He was great. Really friendly, very reassuring, speaking to me in the same voice my mother uses on frightened horses. And was there any preliminary waffle? There was not. Basically, it was a case of "sign this piece of paper saying you understand that off-roading is almost certain to cause injury, if not death, and at the least will totally knacker your car, but that you don't care and it sure as shite ain't our fault" and we were good to go! I asked if it was all right if we all had a turn at driving (Fisher insisted she would NOT drive, not over her dead body - until I pointed out that, considering the recently signed waiver, that was all too likely), and our instructor agreed that it was. But when I asked if Castor could also drive, he very firmly said he could not. Nine years old is no time to be off-roading.

Fair enough. But as we turned to go out of the reception hut, he dropped me a massive wink.

Off we went, me driving, the instructor pointing the way. It all seemed relatively straightforward. We bounced over a couple of stones, but I was feeling pretty good ... and then I realised we were still on the road, and hadn't actually reached the off-road track yet. When we turned off the tarmac, things got a little more interesting - but it was still very straightforward. We obviously hadn't arrived yet. Meanwhile, in the back seat, Fisher was looking around at the gentle rolling hills and fields, and said:

"Well, I haven't seen anything too daunting just yet."

At which point we rounded a corner and saw an almost verticle dirt track in the distance, with scuff marks and tyre tracks all over it. Fisher's gulp was clearly audible from the front seat. As we bounced our way along, Castor's eyes grew bigger and bigger as we passed various rugged tracks, ponds, holes, dips, hills, rocks and - frankly - what can only be called small cliffs.

"Are we going down that?" he'd squeak, followed quickly by "are we going up that?"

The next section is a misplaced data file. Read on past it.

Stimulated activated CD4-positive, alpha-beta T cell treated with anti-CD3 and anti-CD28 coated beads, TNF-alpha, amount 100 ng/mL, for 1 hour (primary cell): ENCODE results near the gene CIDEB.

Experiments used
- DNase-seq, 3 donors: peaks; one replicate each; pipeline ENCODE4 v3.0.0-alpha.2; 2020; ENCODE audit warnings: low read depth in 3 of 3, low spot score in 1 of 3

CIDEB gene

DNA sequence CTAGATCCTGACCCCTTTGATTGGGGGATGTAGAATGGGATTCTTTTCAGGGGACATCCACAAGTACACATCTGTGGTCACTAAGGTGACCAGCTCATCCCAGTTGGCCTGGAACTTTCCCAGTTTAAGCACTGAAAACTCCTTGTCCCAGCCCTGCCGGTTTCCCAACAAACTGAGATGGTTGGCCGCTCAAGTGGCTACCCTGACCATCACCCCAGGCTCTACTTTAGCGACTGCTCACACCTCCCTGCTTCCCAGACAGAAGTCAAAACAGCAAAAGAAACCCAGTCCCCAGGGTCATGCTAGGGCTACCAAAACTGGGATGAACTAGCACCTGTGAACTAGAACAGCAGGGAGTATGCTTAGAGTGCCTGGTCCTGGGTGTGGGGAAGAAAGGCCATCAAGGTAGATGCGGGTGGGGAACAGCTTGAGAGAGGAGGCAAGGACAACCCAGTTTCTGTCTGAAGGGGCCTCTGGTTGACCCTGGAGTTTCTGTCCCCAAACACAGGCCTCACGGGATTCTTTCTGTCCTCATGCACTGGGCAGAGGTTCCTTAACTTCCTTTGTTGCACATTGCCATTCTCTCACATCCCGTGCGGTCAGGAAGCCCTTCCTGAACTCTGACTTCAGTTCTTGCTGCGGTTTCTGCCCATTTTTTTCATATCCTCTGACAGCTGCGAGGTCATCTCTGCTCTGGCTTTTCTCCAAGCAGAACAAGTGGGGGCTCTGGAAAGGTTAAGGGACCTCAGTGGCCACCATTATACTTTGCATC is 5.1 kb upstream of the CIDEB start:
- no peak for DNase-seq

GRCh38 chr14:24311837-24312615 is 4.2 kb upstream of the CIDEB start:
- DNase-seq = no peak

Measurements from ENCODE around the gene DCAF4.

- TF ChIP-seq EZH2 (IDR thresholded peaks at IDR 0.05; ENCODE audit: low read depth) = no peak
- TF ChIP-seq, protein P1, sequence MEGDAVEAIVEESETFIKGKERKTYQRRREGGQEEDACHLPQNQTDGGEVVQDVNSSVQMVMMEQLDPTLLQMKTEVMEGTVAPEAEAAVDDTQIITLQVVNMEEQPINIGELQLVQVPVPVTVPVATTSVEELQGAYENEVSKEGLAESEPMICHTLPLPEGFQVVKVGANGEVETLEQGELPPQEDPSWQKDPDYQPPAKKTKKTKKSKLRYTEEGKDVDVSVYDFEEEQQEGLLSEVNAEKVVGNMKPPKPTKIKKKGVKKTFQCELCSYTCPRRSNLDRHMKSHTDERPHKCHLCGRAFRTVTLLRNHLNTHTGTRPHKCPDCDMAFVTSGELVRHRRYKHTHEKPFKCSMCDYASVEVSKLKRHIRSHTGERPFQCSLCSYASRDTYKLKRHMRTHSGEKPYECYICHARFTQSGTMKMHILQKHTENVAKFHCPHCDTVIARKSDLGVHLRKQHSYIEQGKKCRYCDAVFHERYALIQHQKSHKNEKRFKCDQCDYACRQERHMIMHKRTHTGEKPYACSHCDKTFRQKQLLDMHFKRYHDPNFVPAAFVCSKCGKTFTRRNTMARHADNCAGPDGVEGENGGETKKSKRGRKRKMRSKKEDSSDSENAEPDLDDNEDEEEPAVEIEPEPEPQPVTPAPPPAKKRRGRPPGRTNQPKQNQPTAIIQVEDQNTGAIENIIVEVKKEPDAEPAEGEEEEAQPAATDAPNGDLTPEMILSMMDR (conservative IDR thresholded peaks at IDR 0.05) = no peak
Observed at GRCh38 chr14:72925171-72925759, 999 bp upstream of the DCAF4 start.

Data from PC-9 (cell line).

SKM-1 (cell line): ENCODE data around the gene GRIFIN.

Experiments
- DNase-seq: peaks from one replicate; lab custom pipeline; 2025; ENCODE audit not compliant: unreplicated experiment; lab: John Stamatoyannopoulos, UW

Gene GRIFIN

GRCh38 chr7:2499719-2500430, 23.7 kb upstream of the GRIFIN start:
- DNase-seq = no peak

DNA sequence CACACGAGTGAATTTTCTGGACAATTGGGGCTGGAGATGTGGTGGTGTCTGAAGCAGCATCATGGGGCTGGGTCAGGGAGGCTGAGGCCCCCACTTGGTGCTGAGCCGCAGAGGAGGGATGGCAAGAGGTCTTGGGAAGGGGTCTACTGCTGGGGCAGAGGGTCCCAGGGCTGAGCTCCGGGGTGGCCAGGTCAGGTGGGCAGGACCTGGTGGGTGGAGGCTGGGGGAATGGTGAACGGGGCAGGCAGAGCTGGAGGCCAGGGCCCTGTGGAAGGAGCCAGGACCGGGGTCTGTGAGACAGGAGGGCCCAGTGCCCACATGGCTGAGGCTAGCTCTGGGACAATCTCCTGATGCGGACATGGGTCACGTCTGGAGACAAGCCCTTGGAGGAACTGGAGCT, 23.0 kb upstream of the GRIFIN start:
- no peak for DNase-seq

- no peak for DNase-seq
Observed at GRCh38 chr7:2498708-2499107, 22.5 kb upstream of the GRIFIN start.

It soon transpired that, yes, we were going both down that, and up that, and that I'd be driving, and perhaps this was all a terrible, terrible idea after all.

The instructor (of uncertain origin) took me through some points of interest - like what the hell diff lock was (no, I didn't think the lever was to hang a handbag on. I don't own a handbag. It did, however, make a very handy hook for a dog lead) and how to use it. Then it was a case of pointing the car at a bumpy, muddy hill, and going for it.

The car lurched, the engine revved, the instructor told me which gear to use and when to put it into diff lock ... which I found extraordinarily difficult for such a simple task ... and we bumped and swayed our way up the hill. Then we went down the other side. It was all I could do to stop myself whipping off an imaginary cowboy hat and shrieking 'yeeeeeeeee-haw!'

It was so much fun!

And that was just the start of it. We went over three foot humps, three all in a row, and struggled to keep our lunch down.

We plunged into a pond and slooshed our way out the other side.

We rumbled, skidded and rocked down a slope that almost had us on our nose (at one point the instructor swore the back wheels left the road) and I learned what cadence braking is.

We listed sharply down a track, leaning at a 15 degree angle one way, then a 23 degree angle the other way.

We shimmied through mud, like a hippo on ice skates.

And after almost an hour of rip-roaring fun, we drew to a halt and the instructor said:

"Right. Who's next?"